Those cats were spoiled rotten.  They ruled the house.  Rosemary was rarely inside.  Those two had windows open so they could come and go as they pleased.  They slept right in the bed with us.  I posted so many pictures of them on Facebook I embarrassed myself.
Lorelei in my bed with her kitten, Pepper.

Under the tree

Spoiled Rotten

Brotherly Love

After the fire, we never saw Pepper and Parsley again.  Pepper hadn’t been seen that day.  Parsley was in the house when the boys left at 4 p.m.  By ten, the house was in flames.  There was a window open for Parsley, of course.  We hope the fire scared them, that they ran into the woods, that when they came back to a foul-smelling blackened shell and we weren’t there, they found someone else to love them and take care of them.  That’s what we hope.
Lorelei and William didn’t care about the house.  They didn’t care about their toys.  All the cried about was their kittens.
So it seemed like God had a hand in sending those three little kittens to our porch only a few days after we moved in:  Cicely for Lorelei, Mace for William, and Mr. Kimutis (after his religion teacher) for Jake.  They will never replace Pepper and Parsley, but they are sweet and loving and have helped us heal.
First night

Eating us out of house and home

It's a bed if we say it's a bed

Saying her prayers

Drying off after getting caught in the rain

Just pitiful

New and New to Me

For seven years, our family lived here:

It was built in 1889, and parts of it didn’t seem to have been replaced since then.  It had been patched and smoothed over so that we did not realize what we were getting into until it began to disintegrate around us.  We are not handy and we could not afford the extensive renovations it needed and deserved.  But we loved it, and no modern home will ever have that much personality.
To go along with our old house, we had lots of old furniture.  John’s first apartment was furnished with his grandmother’s old living room furniture and his grandfather’s old bedroom furniture.  We added my old bedroom furniture and then started acquiring things from my friend’s antique shop.  The old furniture suited the old house.  We had armoires, a secretary, a sideboard, bookcases.  As older relatives died, we inherited heirlooms, an old cabinet radio, paintings, clocks.  Almost everything we owned was pre-owned, and we loved it all.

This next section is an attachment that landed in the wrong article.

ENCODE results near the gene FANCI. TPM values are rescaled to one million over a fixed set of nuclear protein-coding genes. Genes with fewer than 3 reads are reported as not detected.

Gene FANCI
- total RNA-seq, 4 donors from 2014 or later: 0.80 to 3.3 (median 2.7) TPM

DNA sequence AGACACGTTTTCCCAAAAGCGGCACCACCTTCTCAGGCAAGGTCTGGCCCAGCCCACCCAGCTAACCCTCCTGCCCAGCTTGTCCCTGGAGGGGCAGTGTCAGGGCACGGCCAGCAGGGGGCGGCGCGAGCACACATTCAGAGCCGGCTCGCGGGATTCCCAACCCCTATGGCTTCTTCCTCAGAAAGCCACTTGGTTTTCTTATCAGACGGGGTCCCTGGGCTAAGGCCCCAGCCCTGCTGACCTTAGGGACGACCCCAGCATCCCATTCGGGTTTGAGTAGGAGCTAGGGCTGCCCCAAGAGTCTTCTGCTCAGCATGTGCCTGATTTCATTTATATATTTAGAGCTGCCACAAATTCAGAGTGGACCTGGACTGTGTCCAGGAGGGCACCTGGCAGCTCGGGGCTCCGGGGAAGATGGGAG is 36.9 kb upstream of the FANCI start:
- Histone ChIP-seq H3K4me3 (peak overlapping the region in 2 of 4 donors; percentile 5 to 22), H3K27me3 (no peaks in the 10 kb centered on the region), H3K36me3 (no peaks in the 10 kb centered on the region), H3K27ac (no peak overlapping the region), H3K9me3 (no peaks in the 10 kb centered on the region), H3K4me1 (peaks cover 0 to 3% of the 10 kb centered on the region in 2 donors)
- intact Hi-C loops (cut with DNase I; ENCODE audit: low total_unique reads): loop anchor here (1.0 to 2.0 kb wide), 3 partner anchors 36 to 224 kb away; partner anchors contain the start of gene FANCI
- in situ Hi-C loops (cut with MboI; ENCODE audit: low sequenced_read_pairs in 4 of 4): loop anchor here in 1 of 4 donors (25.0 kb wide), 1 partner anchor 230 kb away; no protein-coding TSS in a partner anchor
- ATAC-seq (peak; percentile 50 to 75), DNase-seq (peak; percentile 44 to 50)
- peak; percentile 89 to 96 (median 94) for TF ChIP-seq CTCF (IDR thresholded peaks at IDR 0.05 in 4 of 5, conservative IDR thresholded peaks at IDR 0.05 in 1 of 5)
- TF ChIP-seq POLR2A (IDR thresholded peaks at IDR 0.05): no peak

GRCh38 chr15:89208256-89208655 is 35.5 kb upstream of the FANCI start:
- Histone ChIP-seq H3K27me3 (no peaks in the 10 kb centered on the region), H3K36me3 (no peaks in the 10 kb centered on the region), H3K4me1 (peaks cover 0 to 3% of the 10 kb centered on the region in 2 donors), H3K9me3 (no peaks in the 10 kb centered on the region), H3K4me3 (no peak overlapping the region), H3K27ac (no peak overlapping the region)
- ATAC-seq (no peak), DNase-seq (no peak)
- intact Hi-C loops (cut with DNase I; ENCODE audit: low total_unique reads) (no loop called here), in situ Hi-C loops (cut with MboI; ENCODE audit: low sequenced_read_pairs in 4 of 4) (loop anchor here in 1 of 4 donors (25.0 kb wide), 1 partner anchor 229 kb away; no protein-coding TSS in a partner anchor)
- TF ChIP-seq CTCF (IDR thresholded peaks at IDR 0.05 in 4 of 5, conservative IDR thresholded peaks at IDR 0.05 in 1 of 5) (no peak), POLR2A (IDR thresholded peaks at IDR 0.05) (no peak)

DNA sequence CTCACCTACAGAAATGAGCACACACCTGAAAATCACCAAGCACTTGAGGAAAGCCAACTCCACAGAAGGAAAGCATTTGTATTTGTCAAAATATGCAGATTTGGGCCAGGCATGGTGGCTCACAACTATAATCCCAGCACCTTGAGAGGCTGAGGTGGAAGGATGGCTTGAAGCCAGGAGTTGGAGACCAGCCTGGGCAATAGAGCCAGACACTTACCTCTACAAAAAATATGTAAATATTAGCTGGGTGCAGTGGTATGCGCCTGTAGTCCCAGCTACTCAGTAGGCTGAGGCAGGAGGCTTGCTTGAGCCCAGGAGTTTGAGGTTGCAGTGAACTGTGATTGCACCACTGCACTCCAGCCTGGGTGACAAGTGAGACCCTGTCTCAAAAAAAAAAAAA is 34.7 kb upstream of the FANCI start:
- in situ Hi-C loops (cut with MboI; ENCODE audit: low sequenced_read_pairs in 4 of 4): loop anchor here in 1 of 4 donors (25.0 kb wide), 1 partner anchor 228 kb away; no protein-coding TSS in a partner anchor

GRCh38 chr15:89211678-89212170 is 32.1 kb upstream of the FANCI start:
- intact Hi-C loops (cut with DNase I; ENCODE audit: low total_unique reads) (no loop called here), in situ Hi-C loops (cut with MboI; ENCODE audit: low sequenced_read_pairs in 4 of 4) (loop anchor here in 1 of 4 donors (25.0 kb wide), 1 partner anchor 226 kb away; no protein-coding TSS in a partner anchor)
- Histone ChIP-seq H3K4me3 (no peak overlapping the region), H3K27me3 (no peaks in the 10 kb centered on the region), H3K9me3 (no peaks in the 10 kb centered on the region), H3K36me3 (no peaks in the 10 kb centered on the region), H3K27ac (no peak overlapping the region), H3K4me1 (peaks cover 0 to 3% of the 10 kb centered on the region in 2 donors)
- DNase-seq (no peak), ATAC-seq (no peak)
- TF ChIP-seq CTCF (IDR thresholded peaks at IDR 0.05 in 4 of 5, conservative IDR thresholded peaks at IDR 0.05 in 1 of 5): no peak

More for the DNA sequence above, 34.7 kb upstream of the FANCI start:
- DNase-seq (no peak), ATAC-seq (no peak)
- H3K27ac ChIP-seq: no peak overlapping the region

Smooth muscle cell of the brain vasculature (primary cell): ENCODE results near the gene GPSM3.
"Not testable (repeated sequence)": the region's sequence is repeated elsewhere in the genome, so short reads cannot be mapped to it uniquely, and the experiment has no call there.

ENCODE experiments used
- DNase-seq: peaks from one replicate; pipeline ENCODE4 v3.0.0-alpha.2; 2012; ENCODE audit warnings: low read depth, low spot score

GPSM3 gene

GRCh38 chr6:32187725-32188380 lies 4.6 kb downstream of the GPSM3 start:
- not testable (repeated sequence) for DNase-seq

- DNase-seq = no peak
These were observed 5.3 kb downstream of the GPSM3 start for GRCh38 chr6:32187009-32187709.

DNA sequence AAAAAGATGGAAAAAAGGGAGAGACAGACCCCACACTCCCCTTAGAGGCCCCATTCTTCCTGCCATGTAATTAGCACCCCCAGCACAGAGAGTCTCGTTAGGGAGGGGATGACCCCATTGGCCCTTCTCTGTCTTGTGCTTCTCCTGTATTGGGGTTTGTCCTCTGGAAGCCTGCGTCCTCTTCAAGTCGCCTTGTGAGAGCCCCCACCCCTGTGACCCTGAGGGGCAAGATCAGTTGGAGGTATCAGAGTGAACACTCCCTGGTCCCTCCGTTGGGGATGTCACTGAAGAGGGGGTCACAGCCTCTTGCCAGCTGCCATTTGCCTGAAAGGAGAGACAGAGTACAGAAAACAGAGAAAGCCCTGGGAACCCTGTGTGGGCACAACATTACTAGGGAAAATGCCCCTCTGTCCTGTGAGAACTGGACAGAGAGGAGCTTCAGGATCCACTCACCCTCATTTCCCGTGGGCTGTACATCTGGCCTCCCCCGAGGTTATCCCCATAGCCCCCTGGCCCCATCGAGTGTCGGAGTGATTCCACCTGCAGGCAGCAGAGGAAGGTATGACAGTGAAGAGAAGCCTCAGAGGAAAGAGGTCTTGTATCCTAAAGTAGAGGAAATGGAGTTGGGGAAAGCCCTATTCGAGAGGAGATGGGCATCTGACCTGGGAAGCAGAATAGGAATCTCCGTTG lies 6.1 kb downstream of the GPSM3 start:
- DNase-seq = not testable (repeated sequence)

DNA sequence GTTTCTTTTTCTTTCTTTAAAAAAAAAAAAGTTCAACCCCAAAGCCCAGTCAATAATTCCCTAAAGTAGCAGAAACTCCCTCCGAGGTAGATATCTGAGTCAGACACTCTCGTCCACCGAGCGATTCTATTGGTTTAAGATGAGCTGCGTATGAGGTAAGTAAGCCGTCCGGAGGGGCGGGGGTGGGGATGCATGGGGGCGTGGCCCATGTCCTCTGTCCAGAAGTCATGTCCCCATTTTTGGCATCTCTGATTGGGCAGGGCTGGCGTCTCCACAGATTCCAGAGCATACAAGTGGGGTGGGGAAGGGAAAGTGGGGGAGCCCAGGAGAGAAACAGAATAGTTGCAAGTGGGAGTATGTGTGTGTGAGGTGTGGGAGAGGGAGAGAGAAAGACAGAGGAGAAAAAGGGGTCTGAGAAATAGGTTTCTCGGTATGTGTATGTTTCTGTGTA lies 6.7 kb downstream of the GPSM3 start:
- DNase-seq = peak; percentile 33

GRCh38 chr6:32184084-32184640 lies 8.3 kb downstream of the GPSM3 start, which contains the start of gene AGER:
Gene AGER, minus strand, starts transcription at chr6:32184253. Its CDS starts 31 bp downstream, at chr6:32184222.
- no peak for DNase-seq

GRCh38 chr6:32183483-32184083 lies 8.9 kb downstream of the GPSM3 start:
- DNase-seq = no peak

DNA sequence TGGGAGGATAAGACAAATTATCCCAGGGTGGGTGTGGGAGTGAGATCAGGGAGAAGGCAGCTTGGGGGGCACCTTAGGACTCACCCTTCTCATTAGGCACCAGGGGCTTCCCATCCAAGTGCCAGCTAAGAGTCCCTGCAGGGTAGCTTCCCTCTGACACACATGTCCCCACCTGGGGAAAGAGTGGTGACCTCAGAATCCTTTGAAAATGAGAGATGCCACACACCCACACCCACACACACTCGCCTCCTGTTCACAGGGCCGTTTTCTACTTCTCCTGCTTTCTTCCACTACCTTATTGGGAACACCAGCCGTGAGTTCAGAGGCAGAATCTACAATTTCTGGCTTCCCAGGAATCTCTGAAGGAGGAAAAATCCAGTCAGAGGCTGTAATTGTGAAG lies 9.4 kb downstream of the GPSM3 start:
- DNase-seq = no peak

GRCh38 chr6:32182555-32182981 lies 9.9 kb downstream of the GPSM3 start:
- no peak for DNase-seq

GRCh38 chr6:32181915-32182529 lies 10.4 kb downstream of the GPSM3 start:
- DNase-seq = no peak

Well, it’s gone now.  And maybe it would be out of place in a four-year-old house anyway; I don’t know.  One thing’s certain:  we don’t mind at all that all the lovely things we have now are only new to us, because that is what we are used to.  That is comforting.
Here is a picture of my favorite piece of furniture we were given:
This came to us from a church friend.  It was her mother’s old kitchen table.  I can’t tell you how delighted I was when I saw it. (I had not idea about most of the furniture until it arrived in our home the day we moved in.)
My grandmother had a table that was very similar.  This was the kind of kitchen table a lot of people were still eating on when I was a little girl.  And someone even gave me some Melmac if I want to be even more authentic!
Here’s a close up:

This little breakfast nook turned out to be the perfect spot for the table:

I think that John thought the table’s placement there was temporary and that when we get the Queen Anne dining room furniture from his grandmother’s home would would be moving the oak dining set from the formal dining room into the kitchen.  But he is wrong.  This is not going anywhere.

Some old things you treasure just because they are old.  Others are special because of their history, their sentimental value, their family connections.  Someday I will write a weepy post about some of the heirlooms that are no more.  For now, I will just say that I feel sick at the thought that so many things no longer exist to be passed down to the next generation.
That’s one reason I was thrilled to acquire the item below, which while currently brand-new, will become an heirloom one day:
This beautiful quilt was handmade for me by my friend Emily.  She blogs here about her various crafty projects in progress.  I am amazed by her talent!

Right now this beautiful heirloom-to-be is putting in its time as camouflage for the old office chairs that provide additional seating in our living room, nice side chairs being one of the few things that have not yet come our way.  It is also being used by John to keep him warm when he naps on the living room couch.

Evidence of Conviction

“If you were arrested for being a Christian, would there be enough evidence to convict you?”